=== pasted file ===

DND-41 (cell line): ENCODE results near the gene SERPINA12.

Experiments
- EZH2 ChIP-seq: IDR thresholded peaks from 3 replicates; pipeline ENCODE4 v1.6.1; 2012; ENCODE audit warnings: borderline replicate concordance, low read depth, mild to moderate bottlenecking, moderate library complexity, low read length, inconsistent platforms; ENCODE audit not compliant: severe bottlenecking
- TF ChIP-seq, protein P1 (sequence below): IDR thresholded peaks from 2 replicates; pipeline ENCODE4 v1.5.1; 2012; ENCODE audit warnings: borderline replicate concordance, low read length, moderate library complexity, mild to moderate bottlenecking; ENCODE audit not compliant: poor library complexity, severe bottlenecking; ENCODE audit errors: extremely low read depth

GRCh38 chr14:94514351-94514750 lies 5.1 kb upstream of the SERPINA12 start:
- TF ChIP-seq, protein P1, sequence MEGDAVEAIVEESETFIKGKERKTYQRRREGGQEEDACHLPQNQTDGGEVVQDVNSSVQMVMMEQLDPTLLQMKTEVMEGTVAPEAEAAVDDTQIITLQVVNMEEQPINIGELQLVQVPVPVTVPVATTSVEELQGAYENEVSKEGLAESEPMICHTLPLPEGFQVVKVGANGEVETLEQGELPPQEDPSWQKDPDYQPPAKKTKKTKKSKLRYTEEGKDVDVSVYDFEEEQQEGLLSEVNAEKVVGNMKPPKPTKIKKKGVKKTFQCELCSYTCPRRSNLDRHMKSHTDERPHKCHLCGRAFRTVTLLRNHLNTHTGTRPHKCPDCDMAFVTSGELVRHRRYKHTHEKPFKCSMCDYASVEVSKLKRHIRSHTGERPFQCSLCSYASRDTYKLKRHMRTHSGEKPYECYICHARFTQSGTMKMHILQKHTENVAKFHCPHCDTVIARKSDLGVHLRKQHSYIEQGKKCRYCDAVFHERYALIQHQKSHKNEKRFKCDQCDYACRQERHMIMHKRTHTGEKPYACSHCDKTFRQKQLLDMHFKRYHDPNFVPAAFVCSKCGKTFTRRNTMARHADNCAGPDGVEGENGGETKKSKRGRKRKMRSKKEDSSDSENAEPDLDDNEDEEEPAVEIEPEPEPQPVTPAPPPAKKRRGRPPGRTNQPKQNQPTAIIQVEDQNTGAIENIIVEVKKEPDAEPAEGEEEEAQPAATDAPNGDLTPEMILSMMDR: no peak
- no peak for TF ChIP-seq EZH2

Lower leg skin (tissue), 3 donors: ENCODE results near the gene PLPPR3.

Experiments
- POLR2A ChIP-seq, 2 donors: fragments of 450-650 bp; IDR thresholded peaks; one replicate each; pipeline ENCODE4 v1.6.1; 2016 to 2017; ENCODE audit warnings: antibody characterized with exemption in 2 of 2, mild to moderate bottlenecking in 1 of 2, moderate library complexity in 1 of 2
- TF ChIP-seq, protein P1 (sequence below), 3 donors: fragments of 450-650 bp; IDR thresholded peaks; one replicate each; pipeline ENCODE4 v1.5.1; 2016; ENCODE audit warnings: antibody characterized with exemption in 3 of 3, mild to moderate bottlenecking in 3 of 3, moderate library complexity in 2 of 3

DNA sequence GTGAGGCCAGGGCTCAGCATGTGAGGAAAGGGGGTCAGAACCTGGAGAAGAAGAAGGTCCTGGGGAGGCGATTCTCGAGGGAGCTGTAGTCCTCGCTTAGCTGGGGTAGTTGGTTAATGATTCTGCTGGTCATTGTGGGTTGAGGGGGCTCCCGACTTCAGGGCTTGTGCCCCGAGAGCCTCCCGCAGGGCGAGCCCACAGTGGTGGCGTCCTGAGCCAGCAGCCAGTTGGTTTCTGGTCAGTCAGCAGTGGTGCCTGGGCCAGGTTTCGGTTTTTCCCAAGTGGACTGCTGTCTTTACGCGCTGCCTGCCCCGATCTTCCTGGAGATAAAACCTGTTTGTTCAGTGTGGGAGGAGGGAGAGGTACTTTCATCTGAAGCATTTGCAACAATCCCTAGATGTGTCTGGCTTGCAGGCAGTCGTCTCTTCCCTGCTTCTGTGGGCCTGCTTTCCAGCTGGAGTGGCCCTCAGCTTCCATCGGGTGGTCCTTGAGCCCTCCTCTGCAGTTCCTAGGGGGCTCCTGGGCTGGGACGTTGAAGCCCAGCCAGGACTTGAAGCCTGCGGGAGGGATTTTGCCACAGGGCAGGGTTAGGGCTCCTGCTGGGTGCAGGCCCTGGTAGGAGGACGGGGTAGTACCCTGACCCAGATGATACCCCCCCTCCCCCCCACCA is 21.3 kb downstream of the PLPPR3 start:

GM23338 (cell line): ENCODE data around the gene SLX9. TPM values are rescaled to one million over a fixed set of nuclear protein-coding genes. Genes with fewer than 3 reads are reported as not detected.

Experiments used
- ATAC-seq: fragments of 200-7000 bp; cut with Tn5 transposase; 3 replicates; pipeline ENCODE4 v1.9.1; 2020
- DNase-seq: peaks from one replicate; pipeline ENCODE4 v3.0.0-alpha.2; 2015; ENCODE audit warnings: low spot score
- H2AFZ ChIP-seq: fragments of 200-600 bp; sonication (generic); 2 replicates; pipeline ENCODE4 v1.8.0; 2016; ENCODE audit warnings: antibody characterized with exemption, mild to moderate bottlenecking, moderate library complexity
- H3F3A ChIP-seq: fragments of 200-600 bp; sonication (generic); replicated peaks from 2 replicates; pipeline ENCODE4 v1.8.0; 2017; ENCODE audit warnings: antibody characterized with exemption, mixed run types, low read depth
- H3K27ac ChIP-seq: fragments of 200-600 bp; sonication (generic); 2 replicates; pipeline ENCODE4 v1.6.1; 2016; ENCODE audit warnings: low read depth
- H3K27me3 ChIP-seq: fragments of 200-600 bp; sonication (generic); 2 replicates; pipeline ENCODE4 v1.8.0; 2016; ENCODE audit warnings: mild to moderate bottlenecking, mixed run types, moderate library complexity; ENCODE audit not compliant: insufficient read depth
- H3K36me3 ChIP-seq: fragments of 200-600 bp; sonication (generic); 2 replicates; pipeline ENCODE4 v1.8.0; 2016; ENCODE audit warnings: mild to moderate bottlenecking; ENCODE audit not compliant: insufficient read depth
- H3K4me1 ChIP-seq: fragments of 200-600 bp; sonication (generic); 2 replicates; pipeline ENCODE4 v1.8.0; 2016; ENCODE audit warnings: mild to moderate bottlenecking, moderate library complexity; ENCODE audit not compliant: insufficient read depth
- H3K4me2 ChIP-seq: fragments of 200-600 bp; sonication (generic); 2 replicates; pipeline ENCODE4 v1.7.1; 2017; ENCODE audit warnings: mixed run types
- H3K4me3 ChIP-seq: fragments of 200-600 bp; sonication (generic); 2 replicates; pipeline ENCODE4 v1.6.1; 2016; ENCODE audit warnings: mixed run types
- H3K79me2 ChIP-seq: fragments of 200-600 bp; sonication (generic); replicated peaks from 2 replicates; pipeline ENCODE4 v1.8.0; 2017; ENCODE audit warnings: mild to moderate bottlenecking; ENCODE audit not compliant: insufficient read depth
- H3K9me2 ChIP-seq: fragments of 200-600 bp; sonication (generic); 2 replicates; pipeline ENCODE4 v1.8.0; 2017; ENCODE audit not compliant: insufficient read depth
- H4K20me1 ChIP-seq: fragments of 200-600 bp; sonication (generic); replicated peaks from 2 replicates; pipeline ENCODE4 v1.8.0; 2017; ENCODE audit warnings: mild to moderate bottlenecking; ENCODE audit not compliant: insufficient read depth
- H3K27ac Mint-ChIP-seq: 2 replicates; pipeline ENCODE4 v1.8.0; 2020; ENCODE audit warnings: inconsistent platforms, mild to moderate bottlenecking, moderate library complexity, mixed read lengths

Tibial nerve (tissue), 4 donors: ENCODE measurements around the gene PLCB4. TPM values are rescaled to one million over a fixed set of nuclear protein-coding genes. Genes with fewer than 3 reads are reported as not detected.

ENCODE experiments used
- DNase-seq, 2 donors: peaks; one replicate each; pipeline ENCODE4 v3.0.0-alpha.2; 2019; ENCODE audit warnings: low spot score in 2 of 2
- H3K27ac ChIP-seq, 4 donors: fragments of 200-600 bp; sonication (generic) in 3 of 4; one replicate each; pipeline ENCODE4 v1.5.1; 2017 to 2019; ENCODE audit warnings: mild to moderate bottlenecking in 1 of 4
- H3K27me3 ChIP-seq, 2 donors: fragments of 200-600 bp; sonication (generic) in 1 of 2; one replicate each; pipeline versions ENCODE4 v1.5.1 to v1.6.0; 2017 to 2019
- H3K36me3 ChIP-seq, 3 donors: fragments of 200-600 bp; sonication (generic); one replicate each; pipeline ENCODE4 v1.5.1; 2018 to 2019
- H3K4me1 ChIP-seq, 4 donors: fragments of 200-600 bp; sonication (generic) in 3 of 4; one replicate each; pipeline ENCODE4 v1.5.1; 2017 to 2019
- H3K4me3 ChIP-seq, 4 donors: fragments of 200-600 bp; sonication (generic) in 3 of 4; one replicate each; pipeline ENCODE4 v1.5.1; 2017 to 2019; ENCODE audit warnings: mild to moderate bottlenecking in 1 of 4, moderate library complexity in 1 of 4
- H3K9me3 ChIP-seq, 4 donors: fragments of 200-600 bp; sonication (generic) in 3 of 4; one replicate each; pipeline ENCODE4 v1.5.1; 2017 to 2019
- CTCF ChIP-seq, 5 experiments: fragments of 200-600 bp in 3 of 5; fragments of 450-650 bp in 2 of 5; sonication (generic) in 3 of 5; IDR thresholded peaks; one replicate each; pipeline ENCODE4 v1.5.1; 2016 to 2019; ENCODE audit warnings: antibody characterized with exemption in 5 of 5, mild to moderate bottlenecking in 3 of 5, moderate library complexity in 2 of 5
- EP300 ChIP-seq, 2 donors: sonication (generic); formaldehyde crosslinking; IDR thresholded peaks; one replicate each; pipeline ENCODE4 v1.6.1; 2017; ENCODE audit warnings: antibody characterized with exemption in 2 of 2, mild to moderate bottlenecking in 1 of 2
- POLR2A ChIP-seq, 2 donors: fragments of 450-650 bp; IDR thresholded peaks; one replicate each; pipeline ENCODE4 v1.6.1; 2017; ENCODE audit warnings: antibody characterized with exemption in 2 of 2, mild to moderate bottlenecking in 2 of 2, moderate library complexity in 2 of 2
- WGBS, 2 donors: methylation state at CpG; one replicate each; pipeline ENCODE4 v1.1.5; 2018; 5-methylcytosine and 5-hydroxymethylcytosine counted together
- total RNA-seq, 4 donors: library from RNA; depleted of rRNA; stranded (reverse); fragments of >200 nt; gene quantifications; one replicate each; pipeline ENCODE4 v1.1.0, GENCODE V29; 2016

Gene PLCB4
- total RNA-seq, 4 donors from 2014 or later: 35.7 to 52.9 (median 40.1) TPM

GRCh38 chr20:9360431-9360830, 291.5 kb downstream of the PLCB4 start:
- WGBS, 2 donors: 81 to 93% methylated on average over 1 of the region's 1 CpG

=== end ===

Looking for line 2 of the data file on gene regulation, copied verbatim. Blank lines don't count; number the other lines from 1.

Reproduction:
Experiments